After a decade of city-focused health care strategies, Wagga doctor Martin Jude is ready to turn the tables.
Newly appointed as the first regionally-based member of the Stroke Foundation's Clinical Council, Professor Jude is hoping to see expert care become region-focused.
"Regionally, it's a different situation to the metros. There's a 20 per cent high chance of having a stroke here, and there are less ideal outcomes than in the metros," Professor Jude said.
With over 25 years of experience in neurology, Professor Jude said he was passionate about seeing Wagga become a national leader in stroke care.
"It's about making sure the regions become leaders and not the followers," he said.
"Often in health, it's the cities that do things first and the regions catch up."
With his position now official, Professor Jude is keen to begin promoting solutions nationwide.
"A stroke isn't painful, people don't perceive they're having one right away," he said.
"Delays in getting expert care is a real problem all over the country.
"From our local research we know that if someone does not get to expert care in the first hour of their symptoms if they don't call an ambulance straight away, they have a much lower chance of recovery."
Although the delay is sometimes compounded by rural or remote locality, Professor Jude said it was the country cavalier attitude that usually stands in the way of timely healthcare.
"People don't like to go to the hospital, they don't like to call an ambulance because they don't want to make a fuss," he said.
"Sometimes the symptoms might not be a stroke, but you can't tell in the moment and it's critical to get that care quickly."
Patients commonly confuse the symptoms of a stroke with those associated with heart attacks, Professor Jude said.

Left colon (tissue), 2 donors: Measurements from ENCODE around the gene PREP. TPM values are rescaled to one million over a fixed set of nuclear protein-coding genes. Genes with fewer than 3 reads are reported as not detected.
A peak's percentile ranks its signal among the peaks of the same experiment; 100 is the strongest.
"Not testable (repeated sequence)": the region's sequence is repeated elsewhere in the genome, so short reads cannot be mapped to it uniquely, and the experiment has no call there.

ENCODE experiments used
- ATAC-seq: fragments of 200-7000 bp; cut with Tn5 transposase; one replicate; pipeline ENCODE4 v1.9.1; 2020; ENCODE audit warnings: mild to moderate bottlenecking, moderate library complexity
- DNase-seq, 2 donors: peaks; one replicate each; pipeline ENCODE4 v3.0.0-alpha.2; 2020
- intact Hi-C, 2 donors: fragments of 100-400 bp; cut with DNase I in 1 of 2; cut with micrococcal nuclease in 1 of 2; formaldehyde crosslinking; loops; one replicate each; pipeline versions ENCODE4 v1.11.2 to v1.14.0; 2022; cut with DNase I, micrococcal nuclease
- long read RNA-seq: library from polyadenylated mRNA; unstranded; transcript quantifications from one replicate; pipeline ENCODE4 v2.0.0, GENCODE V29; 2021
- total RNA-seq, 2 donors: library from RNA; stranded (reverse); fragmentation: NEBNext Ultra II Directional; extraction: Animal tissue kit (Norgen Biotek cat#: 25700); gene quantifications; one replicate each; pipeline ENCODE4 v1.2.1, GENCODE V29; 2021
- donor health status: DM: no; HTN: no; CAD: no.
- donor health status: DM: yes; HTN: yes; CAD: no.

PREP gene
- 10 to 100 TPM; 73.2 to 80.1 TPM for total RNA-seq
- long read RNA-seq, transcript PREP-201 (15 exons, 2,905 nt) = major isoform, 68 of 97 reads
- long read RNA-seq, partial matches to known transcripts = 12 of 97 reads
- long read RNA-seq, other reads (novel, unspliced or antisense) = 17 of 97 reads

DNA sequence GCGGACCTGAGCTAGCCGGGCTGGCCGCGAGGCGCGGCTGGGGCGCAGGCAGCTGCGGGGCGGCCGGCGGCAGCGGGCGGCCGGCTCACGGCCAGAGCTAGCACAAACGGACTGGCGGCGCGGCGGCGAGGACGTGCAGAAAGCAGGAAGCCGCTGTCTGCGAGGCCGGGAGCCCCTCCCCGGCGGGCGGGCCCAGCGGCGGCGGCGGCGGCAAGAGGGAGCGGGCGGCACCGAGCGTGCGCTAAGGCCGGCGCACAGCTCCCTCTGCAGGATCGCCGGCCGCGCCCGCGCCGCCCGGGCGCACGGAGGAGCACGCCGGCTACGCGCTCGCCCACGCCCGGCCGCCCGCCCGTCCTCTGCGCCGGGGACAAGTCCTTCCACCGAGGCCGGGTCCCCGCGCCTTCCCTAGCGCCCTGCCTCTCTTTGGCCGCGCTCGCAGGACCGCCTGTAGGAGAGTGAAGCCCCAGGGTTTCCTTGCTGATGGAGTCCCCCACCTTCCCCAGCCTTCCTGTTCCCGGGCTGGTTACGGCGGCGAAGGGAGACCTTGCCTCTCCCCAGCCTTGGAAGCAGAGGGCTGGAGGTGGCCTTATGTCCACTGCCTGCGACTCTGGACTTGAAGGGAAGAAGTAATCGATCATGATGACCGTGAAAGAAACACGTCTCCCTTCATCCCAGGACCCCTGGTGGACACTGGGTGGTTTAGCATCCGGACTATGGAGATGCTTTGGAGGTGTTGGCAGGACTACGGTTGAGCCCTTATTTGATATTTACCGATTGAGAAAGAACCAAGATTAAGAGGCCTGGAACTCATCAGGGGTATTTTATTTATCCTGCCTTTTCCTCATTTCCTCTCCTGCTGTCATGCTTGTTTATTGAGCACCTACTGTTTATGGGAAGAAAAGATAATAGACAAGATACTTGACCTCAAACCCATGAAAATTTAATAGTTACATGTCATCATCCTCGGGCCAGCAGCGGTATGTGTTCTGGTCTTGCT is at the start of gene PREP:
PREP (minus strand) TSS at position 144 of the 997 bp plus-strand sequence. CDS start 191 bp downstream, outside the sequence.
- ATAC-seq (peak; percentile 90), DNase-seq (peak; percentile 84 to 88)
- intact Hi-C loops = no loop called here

To combat the misunderstanding, he continues to point patients towards the FAST facts, which is to say, strokes will be made evident through facial drooping, arm heaviness or inactivity, slurred or stopped speech, and will require timely attention.
"We have the doctors who know what to do, we have the ambulances who know what to do, now we need the community to know what to do," he said.
Stroke care is a relatively new field of specialised treatment, having only existed as a consistent national concern for the past 15 years.
Almost from the start, Professor Jude and his team at Wagga Base Hospital have been at the forefront, founding the standalone stroke care unit at the hospital 11 years ago.
During this time, Professor Jude and his team have consistently maintained the lowest mortality rate in the state.
"We don't like to talk about mortality when it comes to strokes, we prefer to talk about recovery," Professor Jude said.
"But we do have the lowest [mortality] rate in the state, which is five per cent in 30 days, and that's something we're very proud of."